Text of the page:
data:
  KUBERNETES_SERVICE_HOST: "<API server host>"
  KUBERNETES_SERVICE_PORT: "<API server port>"
EOF

Tip: If you forget to create the config map before installing the operator you can create it afterwards and then wait 60 seconds (for the config map to propagate) before restarting the operator:

kubectl delete pod -n tigera-operator -l k8s-app=tigera-operator

Install the Tigera Operator

Follow the steps in the main install guide for your platform to install the Tigera Operator (and possibly the Prometheus Operator). However, stop before applying the custom-resources.yaml; we’ll customise that file to enable eBPF mode in the next step…

Tweak and apply installation Custom Resources

When the main install guide tells you to apply the custom-resources.yaml, typically by running kubectl create with the URL of the file directly, you should instead download the file, so that you can edit it:

curl -o custom-resources.yaml <url of the file from the main install guide>

Edit the file in your editor of choice and find the Installation resource, which should be at the top of the file. To enable eBPF mode, we need to add a new calicoNetwork section inside the spec of the Installation resource, including the linuxDataplane field. For EKS Bottlerocket OS only, you should also add the flexVolumePath setting as shown below.

For example:

# This section includes base Calico Enterprise installation configuration.
# For more information, see: https://docs.tigera.io/master/reference/installation/api#operator.tigera.io/v1.Installation
apiVersion: operator.tigera.io/v1
kind: Installation
metadata:
  name: default
spec:
  # Added calicoNetwork section with linuxDataplane field
  calicoNetwork:
    linuxDataplane: BPF
    
  # EKS with Bottlerocket as node image only:
  # flexVolumePath: /var/lib/kubelet/plugins
    
  # Install Calico Enterprise
  variant: TigeraSecureEnterprise
  
  # ... remainder of the Installation resource varies by platform ...

Then apply the edited file:

kubectl create -f custom-resources.yaml

Tip: If you already created the custom resources, you can switch your cluster over to eBPF mode by updating the installation resource. The operator will automatically roll out the change.

kubectl patch installation.operator.tigera.io default --type merge -p '{"spec":{"calicoNetwork":{"linuxDataplane":"BPF", "hostPorts":null}}}'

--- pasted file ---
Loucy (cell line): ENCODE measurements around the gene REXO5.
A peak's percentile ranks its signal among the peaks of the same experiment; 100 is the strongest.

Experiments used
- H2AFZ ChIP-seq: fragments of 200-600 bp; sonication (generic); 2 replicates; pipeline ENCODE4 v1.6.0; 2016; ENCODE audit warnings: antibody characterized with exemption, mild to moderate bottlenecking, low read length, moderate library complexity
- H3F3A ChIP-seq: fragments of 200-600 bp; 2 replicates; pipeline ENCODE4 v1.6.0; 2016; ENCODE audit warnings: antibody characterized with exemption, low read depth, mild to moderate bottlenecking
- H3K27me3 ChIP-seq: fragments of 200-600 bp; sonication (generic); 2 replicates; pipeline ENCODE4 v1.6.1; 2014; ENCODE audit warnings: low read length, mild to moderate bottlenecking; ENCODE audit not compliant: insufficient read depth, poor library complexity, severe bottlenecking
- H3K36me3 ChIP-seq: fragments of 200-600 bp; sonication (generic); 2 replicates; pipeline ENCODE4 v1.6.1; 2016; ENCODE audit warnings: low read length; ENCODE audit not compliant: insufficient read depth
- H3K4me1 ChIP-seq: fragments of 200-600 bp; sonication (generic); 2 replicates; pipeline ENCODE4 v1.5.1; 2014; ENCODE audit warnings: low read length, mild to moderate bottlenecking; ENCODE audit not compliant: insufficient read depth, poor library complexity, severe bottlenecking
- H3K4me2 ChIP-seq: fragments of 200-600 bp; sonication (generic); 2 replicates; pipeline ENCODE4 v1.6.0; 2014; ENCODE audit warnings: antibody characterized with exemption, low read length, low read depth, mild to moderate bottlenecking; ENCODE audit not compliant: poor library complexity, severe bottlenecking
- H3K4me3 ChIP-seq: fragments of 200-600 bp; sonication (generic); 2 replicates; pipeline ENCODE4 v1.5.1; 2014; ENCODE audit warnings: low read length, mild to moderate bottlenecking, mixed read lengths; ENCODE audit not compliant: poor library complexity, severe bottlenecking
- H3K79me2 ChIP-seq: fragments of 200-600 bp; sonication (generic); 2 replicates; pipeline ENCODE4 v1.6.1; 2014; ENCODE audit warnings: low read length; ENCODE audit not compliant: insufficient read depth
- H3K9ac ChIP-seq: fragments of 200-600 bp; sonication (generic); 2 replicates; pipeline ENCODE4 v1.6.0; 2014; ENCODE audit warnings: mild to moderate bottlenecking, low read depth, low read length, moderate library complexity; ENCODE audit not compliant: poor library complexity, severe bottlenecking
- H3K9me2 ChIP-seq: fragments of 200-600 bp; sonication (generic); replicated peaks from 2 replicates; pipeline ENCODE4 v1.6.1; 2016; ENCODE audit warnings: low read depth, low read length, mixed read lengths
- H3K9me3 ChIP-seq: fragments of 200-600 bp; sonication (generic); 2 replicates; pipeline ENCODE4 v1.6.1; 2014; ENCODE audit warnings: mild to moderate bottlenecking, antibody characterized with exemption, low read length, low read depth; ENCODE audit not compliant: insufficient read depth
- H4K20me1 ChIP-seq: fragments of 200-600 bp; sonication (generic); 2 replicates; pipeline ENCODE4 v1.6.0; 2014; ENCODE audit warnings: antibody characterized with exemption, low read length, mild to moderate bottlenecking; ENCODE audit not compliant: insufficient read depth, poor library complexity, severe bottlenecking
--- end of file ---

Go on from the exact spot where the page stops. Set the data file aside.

Monitor the progress of the installation

You can monitor progress of the installation with the following command:

watch kubectl get tigerastatus

Disable kube-proxy (or avoid conflicts)

In eBPF mode, to avoid conflicts with kube-proxy it’s necessary to either disable kube-proxy or to configure Calico not to clean up kube-proxy’s iptables rules. If you didn’t disable kube-proxy when starting your cluster then follow the steps below to avoid conflicts:

For a cluster that runs kube-proxy in a DaemonSet (such as a kubeadm-created cluster), you can disable kube-proxy, reversibly, by adding a node selector to kube-proxy’s DaemonSet that matches no nodes, for example:

kubectl patch ds -n kube-system kube-proxy -p '{"spec":{"template":{"spec":{"nodeSelector":{"non-calico": "true"}}}}}'

Then, should you want to start kube-proxy again, you can simply remove the node selector.

kops allows kube-proxy to be disabled by setting

  kubeProxy:
    enabled: false

in its configuration. You will need to do kops update cluster to roll out the change.

In OpenShift, you can disable kube-proxy as follows:

kubectl patch networks.operator.openshift.io cluster --type merge -p '{"spec":{"deployKubeProxy": false}}'

If you need to re-enable it later:

kubectl patch networks.operator.openshift.io cluster --type merge -p '{"spec":{"deployKubeProxy": true}}'

AKS with Azure CNI does not allow kube-proxy to be disabled, kube-proxy is deployed by the addon manager, which will reconcile away any manual changes made to its configuration. To ensure kube-proxy and Calico don’t fight, set the Felix configuration parameter bpfKubeProxyIptablesCleanupEnabled to false. This can be done with kubectl as follows:

kubectl patch felixconfiguration.p default --type merge --patch='{"spec": {"bpfKubeProxyIptablesCleanupEnabled": false}}'

In EKS, you can disable kube-proxy, reversibly, by adding a node selector that doesn’t match and nodes to kube-proxy’s DaemonSet, for example:

kubectl patch ds -n kube-system kube-proxy -p '{"spec":{"template":{"spec":{"nodeSelector":{"non-calico": "true"}}}}}'

Then, should you want to start kube-proxy again, you can simply remove the node selector.

Next steps